Heavy rain in Argentina is set to damage soybean crops and decrease their yields further in an already disastrous year. Next Thursday (10th) sees an updated USDA report giving an almost final verdict on the Argentine soybean crop. Estimates are ranging from 30-40 million tonnes, anywhere near the lower end of these predictions could lead to support in the domestic oilseed market.

Dry spells in the Black Sea and Australia are causing issues with crop developments. While the extent is currently unknown it's fair to say that these yields are likely to be suboptimal. There is potential here for support in the market.

  • Local

UK new crop rapeseed is currently looking underwhelming on the whole; it's unlikely we will match the yields of last year. The EU rapeseed crop is under reasonable uncertainty right now, a lot of delayed crop development means crop may not produce big numbers.

This week, UK/EU rapeseed values have seen more sideways movement with Matif rapeseed values unchanged from the same time in the previous week (at the time of writing €349.00)

The week also saw further blows for the biodiesel market, as European consumers opt for cheaper Argentinean exports instead of sourcing local produce. This has caused some suppression on EU values. 


  • Human consumption values fall

Old crop bean prices have continued to firm over the past week, with domestic compound demand strong and continuing enquiries for export. The human consumption premium has all but disappeared from the market, with quality beans now being switched into feed homes where there is less danger of price deductions.

  • Planting progress

The recent improvement in our spring weather has allowed bean planting to finally progress at a reasonable pace. Most crops have gone in the ground later than is ideal and we are seeing growers hold back on marketing until crops become established. Demand for new crop beans remains good.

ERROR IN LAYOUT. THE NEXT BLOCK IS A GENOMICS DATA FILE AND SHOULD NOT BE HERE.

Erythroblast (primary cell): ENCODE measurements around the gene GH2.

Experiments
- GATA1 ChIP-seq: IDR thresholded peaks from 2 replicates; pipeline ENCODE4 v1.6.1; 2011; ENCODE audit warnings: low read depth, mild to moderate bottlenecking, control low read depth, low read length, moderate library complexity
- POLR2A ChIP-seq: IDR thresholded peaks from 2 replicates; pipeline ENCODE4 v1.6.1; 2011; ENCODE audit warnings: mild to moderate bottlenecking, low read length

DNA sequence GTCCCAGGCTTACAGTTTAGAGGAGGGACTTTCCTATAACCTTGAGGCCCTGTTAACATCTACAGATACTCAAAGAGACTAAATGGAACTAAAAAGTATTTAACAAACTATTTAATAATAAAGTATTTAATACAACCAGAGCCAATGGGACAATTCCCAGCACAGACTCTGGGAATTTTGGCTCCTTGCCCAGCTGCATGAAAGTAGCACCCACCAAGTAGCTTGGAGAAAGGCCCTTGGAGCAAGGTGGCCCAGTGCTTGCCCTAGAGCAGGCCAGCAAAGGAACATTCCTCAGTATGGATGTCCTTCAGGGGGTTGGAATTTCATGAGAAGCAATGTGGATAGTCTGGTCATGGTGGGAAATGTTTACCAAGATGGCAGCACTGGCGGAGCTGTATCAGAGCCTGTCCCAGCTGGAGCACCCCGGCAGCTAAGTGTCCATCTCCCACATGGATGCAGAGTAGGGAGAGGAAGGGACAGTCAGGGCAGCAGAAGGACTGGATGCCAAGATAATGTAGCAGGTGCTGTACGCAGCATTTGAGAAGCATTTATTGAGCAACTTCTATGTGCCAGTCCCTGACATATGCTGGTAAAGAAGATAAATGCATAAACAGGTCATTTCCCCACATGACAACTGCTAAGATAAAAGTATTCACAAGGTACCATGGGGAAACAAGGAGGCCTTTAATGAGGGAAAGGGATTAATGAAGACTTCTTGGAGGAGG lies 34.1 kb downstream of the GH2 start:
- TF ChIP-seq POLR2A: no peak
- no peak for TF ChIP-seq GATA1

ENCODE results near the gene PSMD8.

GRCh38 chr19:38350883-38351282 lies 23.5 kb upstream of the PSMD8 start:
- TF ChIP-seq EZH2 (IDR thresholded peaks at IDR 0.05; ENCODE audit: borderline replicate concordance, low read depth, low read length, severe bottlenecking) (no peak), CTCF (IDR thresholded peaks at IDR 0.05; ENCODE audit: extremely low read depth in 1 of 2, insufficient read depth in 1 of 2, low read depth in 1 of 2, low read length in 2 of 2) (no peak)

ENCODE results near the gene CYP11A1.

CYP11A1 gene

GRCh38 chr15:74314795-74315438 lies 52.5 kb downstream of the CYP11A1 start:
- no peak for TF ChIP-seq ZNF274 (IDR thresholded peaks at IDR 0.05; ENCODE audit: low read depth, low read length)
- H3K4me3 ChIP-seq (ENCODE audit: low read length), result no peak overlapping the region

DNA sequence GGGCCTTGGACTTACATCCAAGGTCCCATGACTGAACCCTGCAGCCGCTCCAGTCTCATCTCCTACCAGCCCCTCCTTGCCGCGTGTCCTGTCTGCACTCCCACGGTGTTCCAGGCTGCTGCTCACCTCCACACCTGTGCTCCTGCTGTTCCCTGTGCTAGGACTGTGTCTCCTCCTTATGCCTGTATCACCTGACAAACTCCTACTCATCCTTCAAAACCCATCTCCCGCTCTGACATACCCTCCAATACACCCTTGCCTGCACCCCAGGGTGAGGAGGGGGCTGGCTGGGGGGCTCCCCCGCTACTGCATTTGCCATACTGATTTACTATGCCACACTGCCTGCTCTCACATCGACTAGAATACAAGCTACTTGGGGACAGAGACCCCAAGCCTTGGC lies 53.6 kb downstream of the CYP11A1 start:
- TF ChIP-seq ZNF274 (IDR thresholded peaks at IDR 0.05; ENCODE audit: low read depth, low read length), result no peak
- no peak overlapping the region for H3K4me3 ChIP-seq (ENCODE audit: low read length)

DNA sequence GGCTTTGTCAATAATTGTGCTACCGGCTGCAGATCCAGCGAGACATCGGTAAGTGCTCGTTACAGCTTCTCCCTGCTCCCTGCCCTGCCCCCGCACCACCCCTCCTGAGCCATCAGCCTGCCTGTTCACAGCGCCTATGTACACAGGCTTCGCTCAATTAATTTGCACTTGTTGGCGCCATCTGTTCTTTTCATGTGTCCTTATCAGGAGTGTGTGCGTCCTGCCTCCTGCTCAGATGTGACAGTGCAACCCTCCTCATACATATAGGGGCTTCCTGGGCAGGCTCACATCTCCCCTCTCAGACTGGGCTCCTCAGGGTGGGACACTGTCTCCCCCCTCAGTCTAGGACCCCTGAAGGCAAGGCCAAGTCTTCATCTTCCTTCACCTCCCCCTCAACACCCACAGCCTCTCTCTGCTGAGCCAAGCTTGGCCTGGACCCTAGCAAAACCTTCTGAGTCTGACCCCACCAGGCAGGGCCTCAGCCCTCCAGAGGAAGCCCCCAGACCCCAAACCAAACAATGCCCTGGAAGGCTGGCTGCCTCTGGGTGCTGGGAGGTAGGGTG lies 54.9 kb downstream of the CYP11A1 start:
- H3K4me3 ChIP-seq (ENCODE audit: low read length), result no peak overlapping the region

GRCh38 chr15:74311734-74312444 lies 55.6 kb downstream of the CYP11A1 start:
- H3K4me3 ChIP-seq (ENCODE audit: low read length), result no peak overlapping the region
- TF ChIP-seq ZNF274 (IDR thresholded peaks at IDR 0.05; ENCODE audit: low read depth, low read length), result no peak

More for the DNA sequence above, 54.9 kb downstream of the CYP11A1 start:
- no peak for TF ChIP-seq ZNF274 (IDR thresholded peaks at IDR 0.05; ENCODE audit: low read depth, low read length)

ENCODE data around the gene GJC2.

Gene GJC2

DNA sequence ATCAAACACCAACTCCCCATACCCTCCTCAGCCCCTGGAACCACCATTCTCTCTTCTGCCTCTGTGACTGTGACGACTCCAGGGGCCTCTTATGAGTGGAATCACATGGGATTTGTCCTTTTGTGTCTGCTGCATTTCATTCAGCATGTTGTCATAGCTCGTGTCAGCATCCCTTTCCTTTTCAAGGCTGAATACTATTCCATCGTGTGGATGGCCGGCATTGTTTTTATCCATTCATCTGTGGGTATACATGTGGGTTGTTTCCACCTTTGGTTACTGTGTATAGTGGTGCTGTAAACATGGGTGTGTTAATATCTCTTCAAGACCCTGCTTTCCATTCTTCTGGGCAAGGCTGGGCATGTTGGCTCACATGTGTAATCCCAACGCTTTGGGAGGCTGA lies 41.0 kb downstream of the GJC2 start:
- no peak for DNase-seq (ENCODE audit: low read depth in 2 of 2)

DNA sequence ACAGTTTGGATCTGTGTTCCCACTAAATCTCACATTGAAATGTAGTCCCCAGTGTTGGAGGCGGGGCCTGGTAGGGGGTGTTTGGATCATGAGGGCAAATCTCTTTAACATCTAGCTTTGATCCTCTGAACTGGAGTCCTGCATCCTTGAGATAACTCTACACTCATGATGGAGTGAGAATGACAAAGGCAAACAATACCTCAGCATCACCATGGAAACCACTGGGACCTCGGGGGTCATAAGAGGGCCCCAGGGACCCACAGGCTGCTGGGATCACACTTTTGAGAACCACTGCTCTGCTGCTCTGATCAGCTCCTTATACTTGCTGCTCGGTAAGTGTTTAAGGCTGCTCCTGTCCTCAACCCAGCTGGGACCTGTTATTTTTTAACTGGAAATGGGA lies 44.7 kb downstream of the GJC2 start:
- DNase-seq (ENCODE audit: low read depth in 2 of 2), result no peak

• Nitrogen

It could have been the slight improvement in the weather or the reduction in the UK ammonium nitrate price, but this week spot buying for both the arable and grassland sector has increased. Many more spring crops have finally been drilled and so final orders can be sorted for this season. Grassland customers have an eye on new season prices, which last season happened in the middle of May. At this stage, no one seems to know if this will be the case this time. Some imports are expected mid-May so this could force CF Fertiliser's hand.

  • Urea

A little more interest this week for next year's granular urea with offers for July-Oct delivery, seller's option. But, with currency not helping, the market remains higher than last year at this point. Delivery will be earlier this year on current offers and looks likely to be in the middle of harvest, so that is not helping with decision making. Please speak to you local Frontier contact for more information.

  • Silage grades

With the recent reduction in nitrogen price, the blenders are trying to find a level that works versus the compound silage grades. Again, speak to your Frontier contact for more information. 

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Comments 3

Guest - stewart marsh on Friday, 04 May 2018 21:01

front runner is a valuable tool in looking at market direction

front runner is a valuable tool in looking at market direction
Guest - JOhn Taylor on Saturday, 05 May 2018 05:57

great blog

great blog
Guest - Howard Leland on Monday, 07 May 2018 07:31

A good market report

A good market report